There are so many things about being a leader that are, well... fun. It's really enjoyable to dream and cast vision. It's great working with a team you love. It's something to wake up to when you realize your day is going to make a difference in someone's life. But it's not all fun and games.
That's why I love what Eric Geiger has always said about leadership.
When we step into leadership roles, whether it's in a business or nonprofit or even in a church, we're going to have to start a fire. We'll have incompetence in a staff position, we'll have a moral failure in another leader, we'll deal with brokenness and painfully bad decisions someone else makes, and more.
And that's when we have to set a fire. We have to deal with the bad news that we've gotten. Fires aren't fun, ever. They burn, they damage, and even though we all know they're necessary, it doesn't make them any less difficult. The kind of fire we start is what matters.
We can, as leaders, choose to take a Scorched Earth approach. In this, everything gets toasted. You find out something happened and it blows up, literally. Someone in a moral failure is dragged in front of the church and forced to apologize (such as when a young woman gets pregnant outside of marriage, funny the guy doesn't have to wear the scarlet letter). A team member makes a minor mistake and is beat down with a verbal barrage. A family going through difficulty is forced to live it out and even those not affected have to answer. Scorched earth doesn't work. It leaves nothing behind.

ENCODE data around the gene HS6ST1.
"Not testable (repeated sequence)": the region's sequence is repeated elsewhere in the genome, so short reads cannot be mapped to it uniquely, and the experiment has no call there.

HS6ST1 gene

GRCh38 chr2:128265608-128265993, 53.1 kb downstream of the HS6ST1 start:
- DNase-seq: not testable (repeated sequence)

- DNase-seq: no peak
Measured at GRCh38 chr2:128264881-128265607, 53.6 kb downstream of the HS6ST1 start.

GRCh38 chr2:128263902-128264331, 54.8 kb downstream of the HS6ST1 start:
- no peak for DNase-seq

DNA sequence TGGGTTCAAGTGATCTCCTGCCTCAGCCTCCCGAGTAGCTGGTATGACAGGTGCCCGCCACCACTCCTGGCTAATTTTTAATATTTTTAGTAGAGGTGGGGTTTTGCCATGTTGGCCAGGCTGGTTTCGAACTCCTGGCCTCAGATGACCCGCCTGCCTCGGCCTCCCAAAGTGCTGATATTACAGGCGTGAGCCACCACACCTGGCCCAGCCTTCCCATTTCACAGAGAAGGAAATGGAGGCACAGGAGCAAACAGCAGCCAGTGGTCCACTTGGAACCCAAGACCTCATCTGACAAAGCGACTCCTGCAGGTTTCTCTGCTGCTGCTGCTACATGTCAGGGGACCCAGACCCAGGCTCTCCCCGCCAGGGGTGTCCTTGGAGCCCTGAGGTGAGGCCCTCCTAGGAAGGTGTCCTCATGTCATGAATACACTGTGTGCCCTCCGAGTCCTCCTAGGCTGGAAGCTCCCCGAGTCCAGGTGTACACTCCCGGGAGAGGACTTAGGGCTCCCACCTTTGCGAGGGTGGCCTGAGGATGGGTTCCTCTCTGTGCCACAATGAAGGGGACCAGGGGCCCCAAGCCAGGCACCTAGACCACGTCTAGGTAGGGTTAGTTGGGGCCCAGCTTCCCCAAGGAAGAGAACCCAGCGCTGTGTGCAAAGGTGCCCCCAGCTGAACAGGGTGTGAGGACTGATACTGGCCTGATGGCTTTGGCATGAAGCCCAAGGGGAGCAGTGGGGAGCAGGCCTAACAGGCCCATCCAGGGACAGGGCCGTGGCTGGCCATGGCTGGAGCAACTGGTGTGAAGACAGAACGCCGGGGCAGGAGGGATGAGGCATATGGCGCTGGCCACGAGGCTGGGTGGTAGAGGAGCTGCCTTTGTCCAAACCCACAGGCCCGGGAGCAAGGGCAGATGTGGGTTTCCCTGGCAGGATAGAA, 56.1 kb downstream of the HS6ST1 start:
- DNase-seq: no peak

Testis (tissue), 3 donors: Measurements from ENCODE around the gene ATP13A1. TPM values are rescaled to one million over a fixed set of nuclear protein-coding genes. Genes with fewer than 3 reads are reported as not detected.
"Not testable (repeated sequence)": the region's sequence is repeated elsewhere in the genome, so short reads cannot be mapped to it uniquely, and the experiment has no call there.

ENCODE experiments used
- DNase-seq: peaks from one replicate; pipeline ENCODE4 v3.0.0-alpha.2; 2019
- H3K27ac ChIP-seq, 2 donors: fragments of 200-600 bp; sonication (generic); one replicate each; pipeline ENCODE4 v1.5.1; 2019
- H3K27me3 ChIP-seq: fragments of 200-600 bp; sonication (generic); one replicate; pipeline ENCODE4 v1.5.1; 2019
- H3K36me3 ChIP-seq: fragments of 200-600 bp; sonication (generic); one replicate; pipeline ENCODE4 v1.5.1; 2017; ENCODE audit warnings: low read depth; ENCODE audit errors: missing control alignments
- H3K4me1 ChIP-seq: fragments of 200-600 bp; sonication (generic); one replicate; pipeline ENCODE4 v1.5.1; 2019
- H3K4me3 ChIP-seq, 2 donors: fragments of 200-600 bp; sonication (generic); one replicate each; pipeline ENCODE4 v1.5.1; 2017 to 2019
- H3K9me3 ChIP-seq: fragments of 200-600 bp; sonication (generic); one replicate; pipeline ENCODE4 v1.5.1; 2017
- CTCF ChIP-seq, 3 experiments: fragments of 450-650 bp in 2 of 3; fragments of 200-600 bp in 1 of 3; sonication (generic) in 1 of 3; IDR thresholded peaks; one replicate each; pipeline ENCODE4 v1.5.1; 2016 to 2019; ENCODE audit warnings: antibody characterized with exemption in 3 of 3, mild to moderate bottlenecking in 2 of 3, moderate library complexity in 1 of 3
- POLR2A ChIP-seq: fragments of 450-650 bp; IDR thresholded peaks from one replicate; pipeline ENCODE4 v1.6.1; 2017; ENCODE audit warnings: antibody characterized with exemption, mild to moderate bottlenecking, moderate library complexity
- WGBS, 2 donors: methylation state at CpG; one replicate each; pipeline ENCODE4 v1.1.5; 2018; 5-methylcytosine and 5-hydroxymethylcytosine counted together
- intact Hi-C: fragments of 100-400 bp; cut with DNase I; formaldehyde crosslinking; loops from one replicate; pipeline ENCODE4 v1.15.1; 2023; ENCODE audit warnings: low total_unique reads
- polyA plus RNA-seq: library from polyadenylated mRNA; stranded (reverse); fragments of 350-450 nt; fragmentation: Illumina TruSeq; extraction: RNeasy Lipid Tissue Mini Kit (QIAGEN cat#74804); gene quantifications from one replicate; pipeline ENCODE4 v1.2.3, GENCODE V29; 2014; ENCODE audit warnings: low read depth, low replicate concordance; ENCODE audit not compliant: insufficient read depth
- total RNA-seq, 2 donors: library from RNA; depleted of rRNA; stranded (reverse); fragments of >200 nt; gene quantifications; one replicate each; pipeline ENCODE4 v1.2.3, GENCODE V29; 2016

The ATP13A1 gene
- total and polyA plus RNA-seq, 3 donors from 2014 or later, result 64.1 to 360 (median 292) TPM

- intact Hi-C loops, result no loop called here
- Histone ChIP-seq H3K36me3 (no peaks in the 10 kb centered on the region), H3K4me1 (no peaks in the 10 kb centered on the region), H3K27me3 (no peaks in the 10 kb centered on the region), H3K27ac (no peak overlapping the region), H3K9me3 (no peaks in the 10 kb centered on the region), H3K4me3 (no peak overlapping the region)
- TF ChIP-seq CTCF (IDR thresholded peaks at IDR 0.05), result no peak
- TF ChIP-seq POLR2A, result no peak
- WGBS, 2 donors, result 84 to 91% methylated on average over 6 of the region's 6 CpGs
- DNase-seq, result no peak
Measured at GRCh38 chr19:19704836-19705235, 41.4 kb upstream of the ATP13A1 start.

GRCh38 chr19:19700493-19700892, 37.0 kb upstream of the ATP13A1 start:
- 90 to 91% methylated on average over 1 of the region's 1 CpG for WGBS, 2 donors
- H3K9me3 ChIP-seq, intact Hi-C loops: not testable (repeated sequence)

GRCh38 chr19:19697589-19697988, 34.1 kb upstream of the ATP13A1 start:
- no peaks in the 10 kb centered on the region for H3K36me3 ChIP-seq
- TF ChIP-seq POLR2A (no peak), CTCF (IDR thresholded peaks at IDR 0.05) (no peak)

Leaders fail when they adopt a scorched earth approach because there's nothing left to be redeemed. Sure you got the point across, but what's left behind? Ashes and charred remains. Nothing can grow and nothing can be restored for years, if ever.
That said, in very rare and very extreme cases, sometimes you need to just torch everything. News broke this morning of a church leader who ruled with an iron fist and was a dictator. That's a time where the elders and leaders have to torch it. You have to deal hard with hard issues, but only when there's no other option. Same thing where a volunteer or worker gets popped for messing with a kid. There's no "second chance" on that. But these cases are rare and exceptional.
The other approach is the Controlled Burn. One of the perks of living in Florida is we don't have wildfires very often. We get hurricanes, Florida Man, alligators, pythons in ponds, crazy thunderstorms, and Disney tourists. But we don't get wildfires. What's blown me away about wildfires is that one practice to stop a wildfire is to do a controlled burn. In a controlled burn, a fire is carefully set and controlled in order to rob the raging wildfire of its fuel to burn out of control.
Leaders who take a controlled burn know there's going to be damage, know there's going to be fallout, know that people will be hurt, know that this isn't going to be much fun. But rather than torch everything, they're careful, intentional, loving, and restorative about the fire they set. In this, there's always the opportunity for redemption. There's always the opportunity for healing and growth. The burn is done in order to minimize damage and maximize hope.
Controlled burns don't dismiss the severity of the situation, nor do they give a pass for bad behavior. The fact they're controlled means that the impact is limited to the specific person or situation and doesn't destroy things unnecessarily. Yes there's pain, and as a leader you might have some fallout to deal with. But it's not widespread. It's not catastrophic. And most of all, it's left room for healing and restoration. For a family with a wayward child, it means not condoning but also leaving a light on and coffee on the table. For a staff member with a moral failure, it means discipline and termination but also care and ministry to the family. For the worker who puts a hole in a window, it means paying for the window without dragging their name through the mud on Facebook.
Pastors and leaders, how do you make sure you're doing controlled burns?
Scott M. Douglas
A blog about leadership and the lasting legacy of family ministry.